Jordan: I don’t like horror films, I get really scared.
What is the scariest horror film for you?
Jordan: ‘Paranormal Activity’, I couldn’t sleep for months. The first night I got back I was shaking because I thought it was real.
Ed: The ones that used to get me were the more psychological thriller ones. It’s not really a horror film but ‘The Sixth Sense’ really fucked me up.
Homer: I’ve said it before but it has to be ’28 Days Later’ for me, Danny Boyle is definitely one of my idols as a director – especially being an East London boy myself. And his cinematography of it is gorgeous. Zombies always used to be slow and would gruel along but ’28 Days Later’ just completely flipped that.
How did you get involved with ‘Ibiza Undead’?
Andy: I wrote the film, and then for casting we had auditions. That’s where we met these three, it’s kind of like casting for a boyband really. We have an ensemble cast of three girls and three guys. We had to get people who would look good on camera together, as well as people who could be friends. And now we’ve put these three together and they’re inseparable.
What advice would you give to those who want to get into film?
Homer: Don’t give up. It’s a hard road, that’s the reality of the situation. There’s a lot of people doing it, but like anything in life if you have a dream then chase it. Don’t let anyone else get in the way of that and don’t let anything stop you. And just believe. Believe in yourself, these guys help me believe all the time to want to strive for better and I’m really grateful for that.
Ed: Ultimately I always think it’s better than a real job. That kind of spurs me on when it’s not going too well.
Jordan: My advice is that with our job you don’t know what is tomorrow, you have no idea. You have to wait around for your agent, wait for him to call or you can go out there and write your own stuff. It’s just all about keeping a loop. You also don’t know who you’re going to meet, you meet different types of people who can lead you in different ways. This job just takes you completely different routes that you thought you’d never go. I’m not quoting ‘Annie’ here but just wait for tomorrow. The sun will come out tomorrow do you know what I mean?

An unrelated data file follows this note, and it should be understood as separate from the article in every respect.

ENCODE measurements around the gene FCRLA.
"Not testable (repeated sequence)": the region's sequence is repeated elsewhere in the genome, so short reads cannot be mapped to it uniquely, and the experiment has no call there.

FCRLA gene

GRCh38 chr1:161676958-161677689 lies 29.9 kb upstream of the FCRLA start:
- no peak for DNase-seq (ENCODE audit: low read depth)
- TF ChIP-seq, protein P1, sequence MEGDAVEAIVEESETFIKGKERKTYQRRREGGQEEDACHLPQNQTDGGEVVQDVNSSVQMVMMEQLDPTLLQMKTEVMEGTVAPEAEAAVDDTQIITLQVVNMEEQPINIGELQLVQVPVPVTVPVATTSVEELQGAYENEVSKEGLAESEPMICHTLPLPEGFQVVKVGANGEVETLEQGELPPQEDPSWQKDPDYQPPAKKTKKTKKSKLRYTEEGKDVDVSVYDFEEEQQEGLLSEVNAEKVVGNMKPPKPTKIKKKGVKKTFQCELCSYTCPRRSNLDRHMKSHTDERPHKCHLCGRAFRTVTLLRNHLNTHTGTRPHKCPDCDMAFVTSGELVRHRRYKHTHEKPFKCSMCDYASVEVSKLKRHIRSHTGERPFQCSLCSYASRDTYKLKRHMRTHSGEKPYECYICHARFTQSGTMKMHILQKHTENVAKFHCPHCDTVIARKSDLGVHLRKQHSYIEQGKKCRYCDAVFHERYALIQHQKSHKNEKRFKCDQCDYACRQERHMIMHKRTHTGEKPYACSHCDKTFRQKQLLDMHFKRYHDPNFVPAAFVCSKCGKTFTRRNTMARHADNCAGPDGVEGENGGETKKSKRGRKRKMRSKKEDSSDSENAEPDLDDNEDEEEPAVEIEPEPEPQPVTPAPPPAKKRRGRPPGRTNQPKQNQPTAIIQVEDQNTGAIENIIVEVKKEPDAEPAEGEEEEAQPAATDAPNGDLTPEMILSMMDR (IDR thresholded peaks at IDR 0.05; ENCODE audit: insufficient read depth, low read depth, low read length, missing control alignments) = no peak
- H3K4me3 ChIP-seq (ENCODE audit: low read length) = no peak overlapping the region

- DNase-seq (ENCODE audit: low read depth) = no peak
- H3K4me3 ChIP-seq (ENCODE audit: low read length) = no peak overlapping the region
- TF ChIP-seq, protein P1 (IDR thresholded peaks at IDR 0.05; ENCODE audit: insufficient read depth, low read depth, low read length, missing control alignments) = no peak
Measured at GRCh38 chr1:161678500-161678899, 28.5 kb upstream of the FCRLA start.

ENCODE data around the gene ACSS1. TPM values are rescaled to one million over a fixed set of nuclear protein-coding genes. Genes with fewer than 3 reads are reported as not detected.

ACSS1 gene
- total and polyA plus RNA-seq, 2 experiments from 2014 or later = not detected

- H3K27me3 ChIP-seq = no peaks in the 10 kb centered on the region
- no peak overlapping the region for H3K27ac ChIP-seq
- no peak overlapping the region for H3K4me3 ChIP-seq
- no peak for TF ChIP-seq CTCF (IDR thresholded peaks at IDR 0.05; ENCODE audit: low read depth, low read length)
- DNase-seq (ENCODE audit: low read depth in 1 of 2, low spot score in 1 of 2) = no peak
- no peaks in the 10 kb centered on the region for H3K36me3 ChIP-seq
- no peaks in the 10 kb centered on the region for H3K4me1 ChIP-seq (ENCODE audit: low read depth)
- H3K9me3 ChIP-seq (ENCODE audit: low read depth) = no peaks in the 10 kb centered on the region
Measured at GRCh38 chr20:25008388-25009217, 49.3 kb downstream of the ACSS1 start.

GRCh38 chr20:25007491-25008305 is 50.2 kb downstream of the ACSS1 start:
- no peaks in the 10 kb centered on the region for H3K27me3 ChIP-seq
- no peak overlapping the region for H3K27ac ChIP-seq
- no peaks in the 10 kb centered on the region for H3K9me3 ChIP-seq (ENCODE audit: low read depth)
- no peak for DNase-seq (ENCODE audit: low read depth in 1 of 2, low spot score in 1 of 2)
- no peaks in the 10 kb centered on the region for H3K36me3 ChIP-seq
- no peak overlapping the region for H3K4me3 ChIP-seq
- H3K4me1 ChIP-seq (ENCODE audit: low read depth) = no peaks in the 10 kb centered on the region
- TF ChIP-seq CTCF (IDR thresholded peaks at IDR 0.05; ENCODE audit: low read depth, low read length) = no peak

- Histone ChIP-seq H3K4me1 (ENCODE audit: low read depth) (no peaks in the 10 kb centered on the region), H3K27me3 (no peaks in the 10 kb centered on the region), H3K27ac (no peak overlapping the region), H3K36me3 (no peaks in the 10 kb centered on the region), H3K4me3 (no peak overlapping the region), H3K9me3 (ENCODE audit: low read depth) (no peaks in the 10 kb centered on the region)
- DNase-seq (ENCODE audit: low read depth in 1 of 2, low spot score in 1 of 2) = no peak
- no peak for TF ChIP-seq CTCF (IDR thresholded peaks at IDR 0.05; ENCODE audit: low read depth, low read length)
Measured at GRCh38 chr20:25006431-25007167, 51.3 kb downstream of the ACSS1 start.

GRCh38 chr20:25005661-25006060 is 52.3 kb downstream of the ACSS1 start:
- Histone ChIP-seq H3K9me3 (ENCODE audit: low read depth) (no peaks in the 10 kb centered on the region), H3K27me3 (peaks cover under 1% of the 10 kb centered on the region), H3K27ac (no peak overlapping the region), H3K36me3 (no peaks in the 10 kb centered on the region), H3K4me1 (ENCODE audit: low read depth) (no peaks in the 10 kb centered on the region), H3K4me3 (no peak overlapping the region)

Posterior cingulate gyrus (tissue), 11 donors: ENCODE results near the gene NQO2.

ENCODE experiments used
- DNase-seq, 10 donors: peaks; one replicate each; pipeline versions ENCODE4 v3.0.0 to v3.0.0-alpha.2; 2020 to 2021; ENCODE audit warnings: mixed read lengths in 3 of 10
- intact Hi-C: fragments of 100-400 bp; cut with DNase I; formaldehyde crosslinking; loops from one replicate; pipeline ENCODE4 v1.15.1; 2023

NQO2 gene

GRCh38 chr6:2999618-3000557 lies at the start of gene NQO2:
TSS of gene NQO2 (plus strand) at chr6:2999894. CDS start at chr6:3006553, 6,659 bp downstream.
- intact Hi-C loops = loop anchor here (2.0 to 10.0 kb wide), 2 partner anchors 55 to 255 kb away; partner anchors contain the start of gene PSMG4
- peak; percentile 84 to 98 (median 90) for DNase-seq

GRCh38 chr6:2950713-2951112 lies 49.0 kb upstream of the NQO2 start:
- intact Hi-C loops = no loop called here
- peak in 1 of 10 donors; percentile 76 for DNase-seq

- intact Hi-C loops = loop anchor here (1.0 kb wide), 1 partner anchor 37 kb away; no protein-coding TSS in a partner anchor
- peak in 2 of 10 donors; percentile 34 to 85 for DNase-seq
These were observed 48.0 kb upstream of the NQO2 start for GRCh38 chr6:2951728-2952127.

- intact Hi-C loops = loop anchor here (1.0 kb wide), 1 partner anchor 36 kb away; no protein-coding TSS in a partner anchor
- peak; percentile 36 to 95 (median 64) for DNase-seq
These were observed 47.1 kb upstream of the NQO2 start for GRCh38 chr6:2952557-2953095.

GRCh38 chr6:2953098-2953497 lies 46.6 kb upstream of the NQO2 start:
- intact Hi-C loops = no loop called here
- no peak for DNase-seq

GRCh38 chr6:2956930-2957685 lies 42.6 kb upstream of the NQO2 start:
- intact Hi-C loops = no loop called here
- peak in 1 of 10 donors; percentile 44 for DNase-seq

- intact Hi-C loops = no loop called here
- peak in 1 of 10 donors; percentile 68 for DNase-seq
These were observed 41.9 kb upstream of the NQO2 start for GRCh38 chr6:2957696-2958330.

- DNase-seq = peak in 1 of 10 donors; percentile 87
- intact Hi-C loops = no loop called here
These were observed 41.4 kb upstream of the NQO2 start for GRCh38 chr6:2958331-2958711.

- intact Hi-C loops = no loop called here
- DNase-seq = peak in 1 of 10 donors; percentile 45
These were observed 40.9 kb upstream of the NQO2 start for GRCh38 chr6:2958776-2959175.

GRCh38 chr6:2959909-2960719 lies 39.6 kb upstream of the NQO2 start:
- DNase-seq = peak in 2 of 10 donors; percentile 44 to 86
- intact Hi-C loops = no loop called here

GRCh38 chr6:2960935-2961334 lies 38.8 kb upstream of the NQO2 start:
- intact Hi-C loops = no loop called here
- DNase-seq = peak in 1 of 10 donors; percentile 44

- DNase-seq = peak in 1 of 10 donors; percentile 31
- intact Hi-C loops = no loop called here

Ed: Unless you live in England… But seriously just don’t give up and crack on, just make stuff. There’s no excuse these days because everyone has got a camera phone.
Homer: Keep active always, a lot of actors will sit there waiting for their agents to call… don’t. No one needs to give you permission for your art, you should be practising your art all the time.
What about film directing and writing, Andy?
Andy: It’s kind of the same as what these guys were saying. Make stuff, the technology is out there now. Don’t go to people at parties and say you’re a director, or a writer and not be writing or directing. Even if it is just some of you and your mates on a camera. And then hopefully things can happen, because that’s how I made this film. I made a bunch of short films with my mates, and then that led onto this.
How did you go about getting ‘Ibiza Undead’ commissioned and funded?
Andy: Once I wrote it, I pitched it to various producers, people I met in bars that kind of thing. There were a few false starts of people we thought were going to make it but then weren’t. And then, in the end, Templeheart films were the ones who made it. So again it’s just a lot of perseverance. You’re going to have to kiss a lot of frogs to find someone who is willing to give you money. Especially if it’s your first-time feature.
‘Ibiza Undead’ is out now.
Featured image courtesy of Witchfinder PR.